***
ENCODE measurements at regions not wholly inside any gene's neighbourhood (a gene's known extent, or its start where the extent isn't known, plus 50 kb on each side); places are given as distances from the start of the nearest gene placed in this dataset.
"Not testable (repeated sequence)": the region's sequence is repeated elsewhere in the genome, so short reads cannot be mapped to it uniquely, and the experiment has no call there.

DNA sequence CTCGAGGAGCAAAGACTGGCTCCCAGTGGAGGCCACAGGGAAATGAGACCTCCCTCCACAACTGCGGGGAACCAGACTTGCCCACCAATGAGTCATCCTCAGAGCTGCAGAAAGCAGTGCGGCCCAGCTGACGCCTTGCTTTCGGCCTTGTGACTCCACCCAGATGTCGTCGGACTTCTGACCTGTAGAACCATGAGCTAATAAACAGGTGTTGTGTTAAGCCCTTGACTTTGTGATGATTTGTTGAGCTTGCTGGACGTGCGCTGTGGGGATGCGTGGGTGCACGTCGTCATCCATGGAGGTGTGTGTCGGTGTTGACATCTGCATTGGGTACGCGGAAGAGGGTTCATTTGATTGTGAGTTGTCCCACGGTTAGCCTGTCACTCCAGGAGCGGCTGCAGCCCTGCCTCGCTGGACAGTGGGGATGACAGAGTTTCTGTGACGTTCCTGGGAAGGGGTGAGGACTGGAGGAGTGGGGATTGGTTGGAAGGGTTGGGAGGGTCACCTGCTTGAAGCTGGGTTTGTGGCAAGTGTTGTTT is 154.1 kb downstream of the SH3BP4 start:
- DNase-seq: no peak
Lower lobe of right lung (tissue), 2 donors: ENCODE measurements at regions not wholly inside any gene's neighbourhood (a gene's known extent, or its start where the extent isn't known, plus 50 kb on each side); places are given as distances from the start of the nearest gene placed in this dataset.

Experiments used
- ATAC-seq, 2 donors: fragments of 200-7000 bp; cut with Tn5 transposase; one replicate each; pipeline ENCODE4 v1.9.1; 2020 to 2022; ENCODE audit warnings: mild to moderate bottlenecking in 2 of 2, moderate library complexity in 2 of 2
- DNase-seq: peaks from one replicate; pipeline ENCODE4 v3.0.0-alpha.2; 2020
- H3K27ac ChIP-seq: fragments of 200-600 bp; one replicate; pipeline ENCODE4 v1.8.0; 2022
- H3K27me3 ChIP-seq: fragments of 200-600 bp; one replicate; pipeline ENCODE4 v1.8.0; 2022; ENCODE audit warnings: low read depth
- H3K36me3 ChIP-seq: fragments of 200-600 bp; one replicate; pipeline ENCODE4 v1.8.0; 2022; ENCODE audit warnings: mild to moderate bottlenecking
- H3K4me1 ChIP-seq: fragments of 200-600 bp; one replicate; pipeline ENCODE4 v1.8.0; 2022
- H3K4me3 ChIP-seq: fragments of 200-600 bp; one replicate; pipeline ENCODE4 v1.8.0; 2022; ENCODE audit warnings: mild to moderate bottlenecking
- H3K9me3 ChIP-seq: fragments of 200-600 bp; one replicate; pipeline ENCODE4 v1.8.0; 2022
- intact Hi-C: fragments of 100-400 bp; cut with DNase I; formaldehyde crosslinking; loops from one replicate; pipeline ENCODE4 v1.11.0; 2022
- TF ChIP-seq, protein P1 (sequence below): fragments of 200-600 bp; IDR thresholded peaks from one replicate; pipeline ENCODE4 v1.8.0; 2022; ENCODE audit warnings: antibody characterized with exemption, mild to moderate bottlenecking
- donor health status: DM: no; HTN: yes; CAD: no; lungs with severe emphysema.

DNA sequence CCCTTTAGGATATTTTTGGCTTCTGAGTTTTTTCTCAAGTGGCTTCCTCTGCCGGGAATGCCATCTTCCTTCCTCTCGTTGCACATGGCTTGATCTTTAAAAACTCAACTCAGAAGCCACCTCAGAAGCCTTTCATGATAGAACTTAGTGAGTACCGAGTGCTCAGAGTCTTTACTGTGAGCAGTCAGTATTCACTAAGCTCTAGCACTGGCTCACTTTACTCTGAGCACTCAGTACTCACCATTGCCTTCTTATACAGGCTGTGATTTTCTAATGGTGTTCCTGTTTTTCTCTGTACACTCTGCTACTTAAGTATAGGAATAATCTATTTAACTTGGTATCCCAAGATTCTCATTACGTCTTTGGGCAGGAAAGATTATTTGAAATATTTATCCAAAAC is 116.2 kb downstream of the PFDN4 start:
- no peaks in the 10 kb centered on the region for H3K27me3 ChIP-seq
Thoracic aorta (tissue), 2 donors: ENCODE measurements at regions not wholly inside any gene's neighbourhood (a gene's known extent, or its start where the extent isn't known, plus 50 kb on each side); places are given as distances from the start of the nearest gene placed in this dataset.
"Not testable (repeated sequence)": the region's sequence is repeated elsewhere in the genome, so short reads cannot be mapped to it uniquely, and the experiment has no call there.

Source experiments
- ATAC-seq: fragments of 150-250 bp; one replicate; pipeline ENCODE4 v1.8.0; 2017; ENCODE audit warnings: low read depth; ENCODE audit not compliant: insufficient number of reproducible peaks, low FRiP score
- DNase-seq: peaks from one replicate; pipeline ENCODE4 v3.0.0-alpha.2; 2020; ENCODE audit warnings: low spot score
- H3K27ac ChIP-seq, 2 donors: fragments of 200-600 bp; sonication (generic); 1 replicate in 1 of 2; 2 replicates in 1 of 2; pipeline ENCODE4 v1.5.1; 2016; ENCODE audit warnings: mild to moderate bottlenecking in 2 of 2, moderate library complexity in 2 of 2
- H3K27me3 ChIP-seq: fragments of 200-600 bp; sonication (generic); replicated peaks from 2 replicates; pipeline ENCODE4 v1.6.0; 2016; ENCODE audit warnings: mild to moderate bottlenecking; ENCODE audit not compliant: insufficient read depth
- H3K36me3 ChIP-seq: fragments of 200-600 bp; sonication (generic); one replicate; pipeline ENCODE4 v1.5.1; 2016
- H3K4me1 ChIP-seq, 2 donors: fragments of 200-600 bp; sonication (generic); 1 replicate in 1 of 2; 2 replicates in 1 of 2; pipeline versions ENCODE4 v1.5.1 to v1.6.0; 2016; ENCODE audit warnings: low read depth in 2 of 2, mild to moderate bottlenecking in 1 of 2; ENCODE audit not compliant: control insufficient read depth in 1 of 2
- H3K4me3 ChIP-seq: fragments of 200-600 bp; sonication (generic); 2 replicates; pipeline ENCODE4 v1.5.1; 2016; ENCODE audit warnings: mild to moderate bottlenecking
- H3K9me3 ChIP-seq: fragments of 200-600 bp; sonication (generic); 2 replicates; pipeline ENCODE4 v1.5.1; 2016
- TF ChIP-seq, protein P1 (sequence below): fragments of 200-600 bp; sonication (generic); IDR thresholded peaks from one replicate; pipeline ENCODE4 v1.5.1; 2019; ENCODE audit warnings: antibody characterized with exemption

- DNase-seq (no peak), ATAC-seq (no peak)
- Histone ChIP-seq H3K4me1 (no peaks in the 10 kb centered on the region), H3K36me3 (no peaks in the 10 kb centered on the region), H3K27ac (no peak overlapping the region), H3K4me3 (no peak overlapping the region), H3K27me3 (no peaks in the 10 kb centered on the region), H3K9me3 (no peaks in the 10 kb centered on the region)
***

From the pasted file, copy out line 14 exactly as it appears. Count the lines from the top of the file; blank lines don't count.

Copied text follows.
- H3K9me3 ChIP-seq: fragments of 200-600 bp; one replicate; pipeline ENCODE4 v1.8.0; 2022